Cover image for Los tres pequeños jabalíes
Title:
Los tres pequeños jabalíes
Author:
Lowell, Susan, 1950-
Personal Author:
Uniform Title:
Three little javelinas. Spanish & English
Publication Information:
Flagstaff, AZ : Northland Pub., [1996]

©1996
Physical Description:
1 volume (unpaged) : color illustrations ; 24 x 28 cm
Summary:
A southwestern adaptation of "The three little pigs."
Language:
Spanish
Reading Level:
AD 540 Lexile.
Program Information:
Accelerated Reader AR LG 3.9 0.5 18348.

Reading Counts RC K-2 4 2 Quiz: 11788.
Added Author:
Added Uniform Title:
Three little pigs. Spanish.
ISBN:
9780873586610
Format :
Book

Available:*

Library
Call Number
Material Type
Home Location
Status
Niagara Branch Library SPA PIC BK Juvenile Fiction Spanish Language
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Summary

Summary

Children and adults alike have been delighted by this clever tale. At last, this all-time favorite is available in a Spanish/English bilingual edition. Read again about how these lovable, wild, hairy, Southwestern cousins of the three little pigs outsmart trickster Coyote, who had hoped to eat them with red chile sauce. Full color.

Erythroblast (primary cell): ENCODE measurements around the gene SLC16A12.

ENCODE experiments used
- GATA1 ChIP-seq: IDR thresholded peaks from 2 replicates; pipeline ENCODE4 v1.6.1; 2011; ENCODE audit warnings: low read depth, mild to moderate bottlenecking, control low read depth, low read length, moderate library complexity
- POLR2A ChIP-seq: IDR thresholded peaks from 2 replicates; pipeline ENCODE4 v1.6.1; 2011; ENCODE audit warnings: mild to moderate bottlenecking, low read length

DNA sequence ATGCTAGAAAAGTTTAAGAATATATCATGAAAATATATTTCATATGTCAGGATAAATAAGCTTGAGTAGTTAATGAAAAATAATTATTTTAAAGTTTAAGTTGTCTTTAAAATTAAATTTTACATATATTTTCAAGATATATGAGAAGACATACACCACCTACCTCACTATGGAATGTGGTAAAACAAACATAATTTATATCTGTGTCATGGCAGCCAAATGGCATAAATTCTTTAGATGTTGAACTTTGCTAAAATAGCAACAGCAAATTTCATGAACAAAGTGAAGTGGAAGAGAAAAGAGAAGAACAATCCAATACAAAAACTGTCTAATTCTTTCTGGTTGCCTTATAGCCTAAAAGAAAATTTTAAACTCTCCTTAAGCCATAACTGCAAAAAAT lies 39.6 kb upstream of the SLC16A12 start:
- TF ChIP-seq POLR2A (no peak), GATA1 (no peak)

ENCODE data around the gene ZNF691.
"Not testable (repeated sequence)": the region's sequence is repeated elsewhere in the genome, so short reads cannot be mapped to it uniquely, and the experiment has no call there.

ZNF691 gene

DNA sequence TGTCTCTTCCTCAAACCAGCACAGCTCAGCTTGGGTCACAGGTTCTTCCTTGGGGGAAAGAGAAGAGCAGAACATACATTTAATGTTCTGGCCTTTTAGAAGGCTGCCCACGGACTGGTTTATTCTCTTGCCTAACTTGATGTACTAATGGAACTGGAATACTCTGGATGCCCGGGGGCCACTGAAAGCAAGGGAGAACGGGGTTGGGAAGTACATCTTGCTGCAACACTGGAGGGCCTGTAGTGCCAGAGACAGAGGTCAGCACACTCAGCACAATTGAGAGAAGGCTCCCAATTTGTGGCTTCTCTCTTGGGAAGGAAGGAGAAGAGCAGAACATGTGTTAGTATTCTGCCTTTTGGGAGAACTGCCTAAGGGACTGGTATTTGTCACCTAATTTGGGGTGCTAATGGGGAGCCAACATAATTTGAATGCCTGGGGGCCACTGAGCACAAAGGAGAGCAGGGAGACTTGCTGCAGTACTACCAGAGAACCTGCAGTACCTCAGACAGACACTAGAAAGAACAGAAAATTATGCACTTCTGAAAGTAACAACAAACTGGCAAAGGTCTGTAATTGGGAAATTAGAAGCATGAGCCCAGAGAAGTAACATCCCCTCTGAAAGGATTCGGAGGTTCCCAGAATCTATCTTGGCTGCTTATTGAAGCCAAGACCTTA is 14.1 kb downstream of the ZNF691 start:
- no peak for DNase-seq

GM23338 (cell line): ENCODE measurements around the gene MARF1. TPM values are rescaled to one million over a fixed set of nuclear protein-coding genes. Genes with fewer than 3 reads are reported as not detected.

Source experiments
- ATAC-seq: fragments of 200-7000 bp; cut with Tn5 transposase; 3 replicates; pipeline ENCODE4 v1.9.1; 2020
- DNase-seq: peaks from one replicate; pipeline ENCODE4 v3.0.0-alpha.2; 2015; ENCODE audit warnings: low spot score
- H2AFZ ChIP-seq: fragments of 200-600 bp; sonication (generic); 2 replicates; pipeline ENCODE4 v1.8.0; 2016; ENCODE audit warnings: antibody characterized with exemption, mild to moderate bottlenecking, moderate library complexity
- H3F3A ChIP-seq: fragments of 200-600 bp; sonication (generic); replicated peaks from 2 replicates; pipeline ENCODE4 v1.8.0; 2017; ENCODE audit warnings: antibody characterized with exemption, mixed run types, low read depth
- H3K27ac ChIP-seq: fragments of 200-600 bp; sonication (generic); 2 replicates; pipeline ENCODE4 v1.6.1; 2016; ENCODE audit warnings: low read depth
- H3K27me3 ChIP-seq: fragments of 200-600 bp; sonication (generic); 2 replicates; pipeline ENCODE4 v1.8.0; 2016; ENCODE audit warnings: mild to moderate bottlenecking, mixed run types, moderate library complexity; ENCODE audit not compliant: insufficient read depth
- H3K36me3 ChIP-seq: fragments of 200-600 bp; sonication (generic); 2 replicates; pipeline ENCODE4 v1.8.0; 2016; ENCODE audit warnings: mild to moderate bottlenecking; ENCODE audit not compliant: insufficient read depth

Reviews 2

Booklist Review

Gr. 2^-4. Based on the "Three Little Pigs," this humorous bilingual adaptation with a strong southwestern motif will delight readers as three desert javelinas trot away to seek their fortunes, outsmarting Coyote and his many magical tricks. The wonderfully amusing full-page illustrations, rich with the colors and ambience of the Southwest, are a perfect background to the well-done Spanish and English texts on facing pages.


School Library Journal Review

Gr 2-4‘In this humorous Southwestern variant of the familiar story, three desert javelinas (hairy cousins to the ordinary pig) set off one day to seek their fortunes. The first makes his home from a pile of tumbleweeds. Soon after, Coyote arrives and effortlessly blows it away to get at the plump little creature. Shaken, the portly javelina runs to his brother's house, which is built from the sticks of a dried saguaro cactus. Coyote, as sneaky as he is quick, demolishes that shaky structure and sends two frightened javelinas running into the desert. The brothers eventually find refuge in the home of their sister. This smart little javelina has constructed her home out of sturdy adobe bricks. Unable to huff and a puff his way in, Coyote tries entering through the stove pipe on the roof. When sister javelina realizes what he is up to, she quickly lights her pot-belly stove and sends Coyote howling into the desert (an action he repeats to this day). This engaging retelling appears in both Spanish and English, and has many accurate regional details. The text is fast-paced and witty in both languages, and is accompanied by energetic, full-page illustrations done in rich earthy tones that evoke the setting as faithfully as the text. Whether read aloud or in amused solitude, this is a picture book that will be enjoyed again and again.‘Donna J. Murray, Queens Borough Public Library, NY (c) Copyright 2010. Library Journals LLC, a wholly owned subsidiary of Media Source, Inc. No redistribution permitted.


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